You do not deserve to be physically abused, or abused in any way for that matter. If you're already in a physically abusive relationship, do not excuse or try to explain the behavior, or blame yourself for it. Do not endure another day. Take a stand! No one can help you if you don't help yourself first. Abuse of any kind is wrong. The first step to changing your situation is, to be honest with yourself, and admit you are in an abusive relationship and be willing to do what it takes to change the way things are. It will be difficult - even frightening. In all abusive situations, change is necessary for your well being your freedom and perhaps your survival.

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Seek Help and Guidance

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No man or woman is an island. This is especially true if you want to reclaim your relationship after being physically abused, you have a lot of work ahead of you. Talk to trusted friends, go to your relatives and seek advice or temporary shelter. Whatever you do, do not make changes on your own. You'll both need help if you still want the relationship with your partner to work.

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  1. 1
    Find a counselor who has experience with domestic abuse
    .
    You may want to go to couple's counseling, but it's recommended you also both receive individual counseling.
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  2. 2
    Consider looking for help at a woman's shelter, a rape crisis center, or even a crisis hotline
    .
    Hopefully, your community offers services that specialize in helping both men and woman.
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  3. 3
    If you belong to a church, ask your pastor/priest for guidance
    .
    The church family can help you in many ways including tender care and emotional support, spiritual counseling (marital, individual or family) food and shelter and even financial support.
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  4. 4
    Trusted friends and other people in your life can also help get through this difficult time
    .
    It might be helpful to talk to a friend who may have been in a similar situation, but managed to fix their own relationship.
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The Art of Reconciliation

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No relationship should end up broken due to abuse. If you are the abuser, you should know better than to treat your partner with less than she should be treated. Whichever you are, remember why you are in the relationship in the first place, because you LOVED him/her. Below are steps you can try if you think reconciliation is possible.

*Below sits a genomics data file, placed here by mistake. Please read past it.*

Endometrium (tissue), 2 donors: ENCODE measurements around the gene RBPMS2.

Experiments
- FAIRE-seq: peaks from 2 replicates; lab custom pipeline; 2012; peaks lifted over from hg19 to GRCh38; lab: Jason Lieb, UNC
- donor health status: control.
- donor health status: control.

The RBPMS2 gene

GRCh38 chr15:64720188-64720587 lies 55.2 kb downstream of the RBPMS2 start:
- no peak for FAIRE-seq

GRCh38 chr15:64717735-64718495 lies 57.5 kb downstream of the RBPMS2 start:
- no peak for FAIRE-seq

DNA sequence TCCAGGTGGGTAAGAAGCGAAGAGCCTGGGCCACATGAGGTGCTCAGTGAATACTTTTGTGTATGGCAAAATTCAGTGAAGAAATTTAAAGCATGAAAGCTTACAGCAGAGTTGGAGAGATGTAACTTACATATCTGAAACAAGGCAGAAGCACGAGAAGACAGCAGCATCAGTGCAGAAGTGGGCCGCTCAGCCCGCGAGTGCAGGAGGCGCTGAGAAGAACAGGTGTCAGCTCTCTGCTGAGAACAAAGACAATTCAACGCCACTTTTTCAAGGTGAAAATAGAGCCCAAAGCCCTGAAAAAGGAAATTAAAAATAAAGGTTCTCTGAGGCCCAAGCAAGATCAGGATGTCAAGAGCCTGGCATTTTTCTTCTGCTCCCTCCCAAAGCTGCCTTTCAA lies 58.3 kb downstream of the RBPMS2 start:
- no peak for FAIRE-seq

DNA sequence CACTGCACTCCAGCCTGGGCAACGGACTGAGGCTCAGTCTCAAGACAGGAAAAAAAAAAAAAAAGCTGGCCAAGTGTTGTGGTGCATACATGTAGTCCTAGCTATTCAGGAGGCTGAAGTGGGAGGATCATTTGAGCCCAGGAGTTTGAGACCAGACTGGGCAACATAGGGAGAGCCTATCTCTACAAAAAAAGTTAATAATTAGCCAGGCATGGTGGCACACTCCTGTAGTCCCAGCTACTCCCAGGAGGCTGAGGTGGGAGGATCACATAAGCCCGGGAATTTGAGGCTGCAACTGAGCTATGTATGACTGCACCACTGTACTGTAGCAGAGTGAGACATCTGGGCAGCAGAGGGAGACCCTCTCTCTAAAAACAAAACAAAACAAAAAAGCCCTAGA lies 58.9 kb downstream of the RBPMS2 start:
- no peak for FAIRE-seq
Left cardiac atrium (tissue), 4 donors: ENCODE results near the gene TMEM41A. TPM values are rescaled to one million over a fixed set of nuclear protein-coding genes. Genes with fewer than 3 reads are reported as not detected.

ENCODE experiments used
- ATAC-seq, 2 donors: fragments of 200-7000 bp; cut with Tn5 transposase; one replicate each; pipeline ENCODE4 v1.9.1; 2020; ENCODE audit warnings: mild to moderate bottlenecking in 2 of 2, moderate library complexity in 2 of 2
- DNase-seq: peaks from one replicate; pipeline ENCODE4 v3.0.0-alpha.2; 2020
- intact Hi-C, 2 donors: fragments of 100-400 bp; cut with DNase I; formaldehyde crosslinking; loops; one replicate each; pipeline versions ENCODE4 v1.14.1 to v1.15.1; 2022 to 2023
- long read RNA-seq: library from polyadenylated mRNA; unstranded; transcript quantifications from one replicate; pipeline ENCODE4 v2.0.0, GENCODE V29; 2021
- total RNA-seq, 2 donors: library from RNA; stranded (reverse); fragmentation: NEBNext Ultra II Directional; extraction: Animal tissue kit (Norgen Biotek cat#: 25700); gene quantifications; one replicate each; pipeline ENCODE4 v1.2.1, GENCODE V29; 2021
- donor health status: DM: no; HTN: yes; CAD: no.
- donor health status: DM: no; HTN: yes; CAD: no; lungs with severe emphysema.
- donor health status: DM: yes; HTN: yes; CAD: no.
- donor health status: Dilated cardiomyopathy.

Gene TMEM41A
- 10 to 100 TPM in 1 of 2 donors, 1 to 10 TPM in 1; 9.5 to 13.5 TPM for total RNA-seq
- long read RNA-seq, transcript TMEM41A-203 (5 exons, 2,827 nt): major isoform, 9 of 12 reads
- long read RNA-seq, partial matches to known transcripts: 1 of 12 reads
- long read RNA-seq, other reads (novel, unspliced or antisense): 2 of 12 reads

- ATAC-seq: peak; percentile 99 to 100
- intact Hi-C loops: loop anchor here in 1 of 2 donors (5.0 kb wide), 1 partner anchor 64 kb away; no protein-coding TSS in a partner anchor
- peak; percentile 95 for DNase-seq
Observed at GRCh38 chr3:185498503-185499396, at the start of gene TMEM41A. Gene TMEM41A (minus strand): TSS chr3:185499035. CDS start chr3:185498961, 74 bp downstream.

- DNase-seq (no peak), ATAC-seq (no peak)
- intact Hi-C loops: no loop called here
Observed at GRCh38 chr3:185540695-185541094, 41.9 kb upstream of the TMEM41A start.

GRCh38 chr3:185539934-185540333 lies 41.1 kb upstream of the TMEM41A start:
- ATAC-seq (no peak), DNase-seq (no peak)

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  1. 1
    Reconciliation is impossible unless both of you are willing to work it out.
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  2. 2
    This could be a long process of rebuilding and relearning - of rest, mutual respect and most of all, love.
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  3. 3
    Ask yourself if there is still hope for the relationship
    .
    Most friends and colleagues will tell you to get away from the person, yet you know him/her the best.
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  4. 4
    Reconciliation in an abusive relationship is a tedious and long process.
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  5. 5
    You might need to separate (at least a month or a year, depending on the situation) from your husband or partner to ensure your safety
    .
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  6. 6
    Refrain from confronting your partner if you know that the climate between the two of you is still hot
    .
    You might only cause more anger, threats, and violence. Discuss or confront him when it's safe, during a period when he is remorseful or has become calm.
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  7. 7
    If your partner is an abusive person due to his/her experiences during childhood, then it is necessary for him to go to a counselor trained in dealing with abusive behaviors and domestic violence.
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  8. 8
    If you are being abused or violated physically, mentally or emotionally in your relationship, know that there are more important things than preserving your relationship.